Fulton, Atlanta Names OMI to run
Northside waste water system

United Water was low bidder

US Filter judged best technically qualified

Alfred Charles - Staff
Friday, April 21, 2000

A sharply divided Fulton County Commission has awarded a $36 million long-term contract to operate its Northside waste water facilities over objections from some commissioners about the selection process.

Operations Management International Inc. (OMI) was chosen on a 4-3 vote to run the system. It prevailed over United Water Services, U.S. Filter Operating Services Inc. and Azurix.

The nod to OMI has led United Water to consider a court challenge to the eight-month selection process, which has been beset by whispers of impropriety and an enormous amount of lobbying by the four firms.

"This is a great opportunity for us to get in there and make significant improvements," said Daniel Groselle, a regional vice president for OMI. "The worst thing that can happen is to win a job and not perform."

The firm will assume control in June of the north Fulton system, which includes operation and maintenance of the Big Creek, Little River and Johns Creek plants and 29 pumping stations.

The system has been managed since 1992 by United Water. It wanted to keep the Fulton contract, but has been criticized for spills, including one that occurred in March, when nearly 600,000 gallons of partially treated sewage spewed from the Big Creek plant into the Chattahoochee River.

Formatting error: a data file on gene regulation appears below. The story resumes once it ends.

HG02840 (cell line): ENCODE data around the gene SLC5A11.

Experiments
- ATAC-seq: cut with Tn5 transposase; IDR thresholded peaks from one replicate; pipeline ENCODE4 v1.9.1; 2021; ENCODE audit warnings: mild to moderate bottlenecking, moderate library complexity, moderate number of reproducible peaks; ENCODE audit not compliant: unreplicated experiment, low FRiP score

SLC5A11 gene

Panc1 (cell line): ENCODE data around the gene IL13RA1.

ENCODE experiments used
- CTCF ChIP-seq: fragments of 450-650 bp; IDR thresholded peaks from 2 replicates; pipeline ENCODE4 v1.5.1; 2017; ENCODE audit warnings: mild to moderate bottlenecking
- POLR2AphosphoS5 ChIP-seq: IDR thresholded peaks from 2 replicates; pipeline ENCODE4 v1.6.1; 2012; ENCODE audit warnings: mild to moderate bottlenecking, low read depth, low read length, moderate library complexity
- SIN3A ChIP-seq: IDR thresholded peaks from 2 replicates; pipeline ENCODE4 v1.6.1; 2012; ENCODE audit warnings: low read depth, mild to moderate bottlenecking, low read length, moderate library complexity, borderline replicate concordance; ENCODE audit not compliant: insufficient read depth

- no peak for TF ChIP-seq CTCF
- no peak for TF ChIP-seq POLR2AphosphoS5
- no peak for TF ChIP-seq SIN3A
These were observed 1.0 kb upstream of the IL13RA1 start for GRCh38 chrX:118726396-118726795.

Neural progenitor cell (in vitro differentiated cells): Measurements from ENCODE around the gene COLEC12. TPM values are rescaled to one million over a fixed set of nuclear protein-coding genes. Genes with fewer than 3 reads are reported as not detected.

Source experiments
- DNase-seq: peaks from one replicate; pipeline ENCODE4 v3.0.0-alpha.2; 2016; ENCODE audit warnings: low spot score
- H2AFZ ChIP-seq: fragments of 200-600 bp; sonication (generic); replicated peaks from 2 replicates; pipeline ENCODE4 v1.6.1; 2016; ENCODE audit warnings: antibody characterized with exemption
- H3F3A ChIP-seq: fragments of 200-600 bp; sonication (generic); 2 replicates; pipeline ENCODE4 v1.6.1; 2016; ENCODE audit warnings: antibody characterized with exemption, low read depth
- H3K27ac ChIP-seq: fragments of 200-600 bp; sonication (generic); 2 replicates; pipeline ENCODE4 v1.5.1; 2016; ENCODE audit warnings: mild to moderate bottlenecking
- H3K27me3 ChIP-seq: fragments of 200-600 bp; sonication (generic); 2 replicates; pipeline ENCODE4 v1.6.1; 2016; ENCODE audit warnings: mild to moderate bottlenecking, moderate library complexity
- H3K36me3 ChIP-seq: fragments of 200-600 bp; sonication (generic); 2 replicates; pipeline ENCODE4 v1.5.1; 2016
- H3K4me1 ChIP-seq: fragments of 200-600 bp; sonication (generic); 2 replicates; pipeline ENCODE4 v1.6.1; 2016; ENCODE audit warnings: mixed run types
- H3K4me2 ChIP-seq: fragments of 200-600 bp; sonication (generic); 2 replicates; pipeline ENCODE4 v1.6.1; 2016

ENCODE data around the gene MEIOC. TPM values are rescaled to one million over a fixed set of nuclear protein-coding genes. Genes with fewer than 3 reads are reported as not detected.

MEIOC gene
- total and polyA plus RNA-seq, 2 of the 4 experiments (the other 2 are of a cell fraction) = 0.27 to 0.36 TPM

United Water lost the contract even though its price was the lowest.

"We can't win them all," said Douglas Reichlin, a senior vice president at the firm. "But we are somewhat disappointed."

Commissioner Emma Darnell unsuccessfully urged her colleagues to rebid the contract after an hourlong debate.

She suggested the idea based on her belief that it was not fair because OMI's partner for the job, E.R. Mitchell, did not have any experience managing waste water systems; only two members on the seven-member county selection committee were sufficiently skilled to judge the abilities of waste water firms; and the company with the lowest bid was not the favored firm.

The losing companies said they are trying to make sense of the county selection process, which favored OMI even though US Filter was judged to have had better technical skills, and United Water had a lower cost.

Terry Todd, the county's public works director, told commissioners that OMI was the best overall value.

"We are disappointed we did not get selected," said Richard Harville, a top Azurix executive. "We did have some confusions about the procurement process."

Reichlin, of United Water, said his firm is reviewing the county's procurement files to root out any legalities that can be challenged in court. "If we find something was done improper, we reserve the right to proceed in that direction," he said.

"If there was some hanky-panky involved, the contract should be thrown out," said Groselle, "but it was not on our part. We play by the rules."